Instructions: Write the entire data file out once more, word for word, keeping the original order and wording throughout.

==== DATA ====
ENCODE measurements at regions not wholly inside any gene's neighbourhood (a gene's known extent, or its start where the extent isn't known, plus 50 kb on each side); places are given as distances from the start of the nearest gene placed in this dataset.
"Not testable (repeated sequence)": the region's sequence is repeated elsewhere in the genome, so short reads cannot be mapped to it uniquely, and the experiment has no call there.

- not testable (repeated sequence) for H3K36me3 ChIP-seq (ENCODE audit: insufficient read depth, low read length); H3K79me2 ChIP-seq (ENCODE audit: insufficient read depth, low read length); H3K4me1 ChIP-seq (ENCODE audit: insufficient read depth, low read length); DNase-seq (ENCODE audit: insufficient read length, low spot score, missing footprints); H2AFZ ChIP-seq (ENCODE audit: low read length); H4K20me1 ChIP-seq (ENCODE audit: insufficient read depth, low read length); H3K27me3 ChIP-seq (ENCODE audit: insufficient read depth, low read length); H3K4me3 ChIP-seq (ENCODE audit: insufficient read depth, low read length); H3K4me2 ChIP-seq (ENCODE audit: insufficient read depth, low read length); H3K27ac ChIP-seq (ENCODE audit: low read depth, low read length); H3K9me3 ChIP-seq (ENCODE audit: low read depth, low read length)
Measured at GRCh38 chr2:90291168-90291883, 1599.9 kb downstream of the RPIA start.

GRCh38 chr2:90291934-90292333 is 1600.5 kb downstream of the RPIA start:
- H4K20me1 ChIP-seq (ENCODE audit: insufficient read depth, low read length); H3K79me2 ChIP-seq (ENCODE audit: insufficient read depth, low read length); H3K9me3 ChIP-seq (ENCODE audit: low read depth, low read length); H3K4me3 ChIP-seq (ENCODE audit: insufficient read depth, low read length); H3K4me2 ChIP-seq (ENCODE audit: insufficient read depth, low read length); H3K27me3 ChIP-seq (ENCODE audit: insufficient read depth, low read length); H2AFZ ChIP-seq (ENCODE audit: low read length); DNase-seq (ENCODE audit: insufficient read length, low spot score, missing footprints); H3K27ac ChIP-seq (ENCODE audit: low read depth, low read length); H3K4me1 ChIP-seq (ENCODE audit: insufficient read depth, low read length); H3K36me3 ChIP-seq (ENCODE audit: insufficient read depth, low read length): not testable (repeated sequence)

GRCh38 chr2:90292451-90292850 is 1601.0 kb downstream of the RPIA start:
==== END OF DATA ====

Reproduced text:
ENCODE measurements at regions not wholly inside any gene's neighbourhood (a gene's known extent, or its start where the extent isn't known, plus 50 kb on each side); places are given as distances from the start of the nearest gene placed in this dataset.
"Not testable (repeated sequence)": the region's sequence is repeated elsewhere in the genome, so short reads cannot be mapped to it uniquely, and the experiment has no call there.

- not testable (repeated sequence) for H3K36me3 ChIP-seq (ENCODE audit: insufficient read depth, low read length); H3K79me2 ChIP-seq (ENCODE audit: insufficient read depth, low read length); H3K4me1 ChIP-seq (ENCODE audit: insufficient read depth, low read length); DNase-seq (ENCODE audit: insufficient read length, low spot score, missing footprints); H2AFZ ChIP-seq (ENCODE audit: low read length); H4K20me1 ChIP-seq (ENCODE audit: insufficient read depth, low read length); H3K27me3 ChIP-seq (ENCODE audit: insufficient read depth, low read length); H3K4me3 ChIP-seq (ENCODE audit: insufficient read depth, low read length); H3K4me2 ChIP-seq (ENCODE audit: insufficient read depth, low read length); H3K27ac ChIP-seq (ENCODE audit: low read depth, low read length); H3K9me3 ChIP-seq (ENCODE audit: low read depth, low read length)
Measured at GRCh38 chr2:90291168-90291883, 1599.9 kb downstream of the RPIA start.

GRCh38 chr2:90291934-90292333 is 1600.5 kb downstream of the RPIA start:
- H4K20me1 ChIP-seq (ENCODE audit: insufficient read depth, low read length); H3K79me2 ChIP-seq (ENCODE audit: insufficient read depth, low read length); H3K9me3 ChIP-seq (ENCODE audit: low read depth, low read length); H3K4me3 ChIP-seq (ENCODE audit: insufficient read depth, low read length); H3K4me2 ChIP-seq (ENCODE audit: insufficient read depth, low read length); H3K27me3 ChIP-seq (ENCODE audit: insufficient read depth, low read length); H2AFZ ChIP-seq (ENCODE audit: low read length); DNase-seq (ENCODE audit: insufficient read length, low spot score, missing footprints); H3K27ac ChIP-seq (ENCODE audit: low read depth, low read length); H3K4me1 ChIP-seq (ENCODE audit: insufficient read depth, low read length); H3K36me3 ChIP-seq (ENCODE audit: insufficient read depth, low read length): not testable (repeated sequence)

GRCh38 chr2:90292451-90292850 is 1601.0 kb downstream of the RPIA start: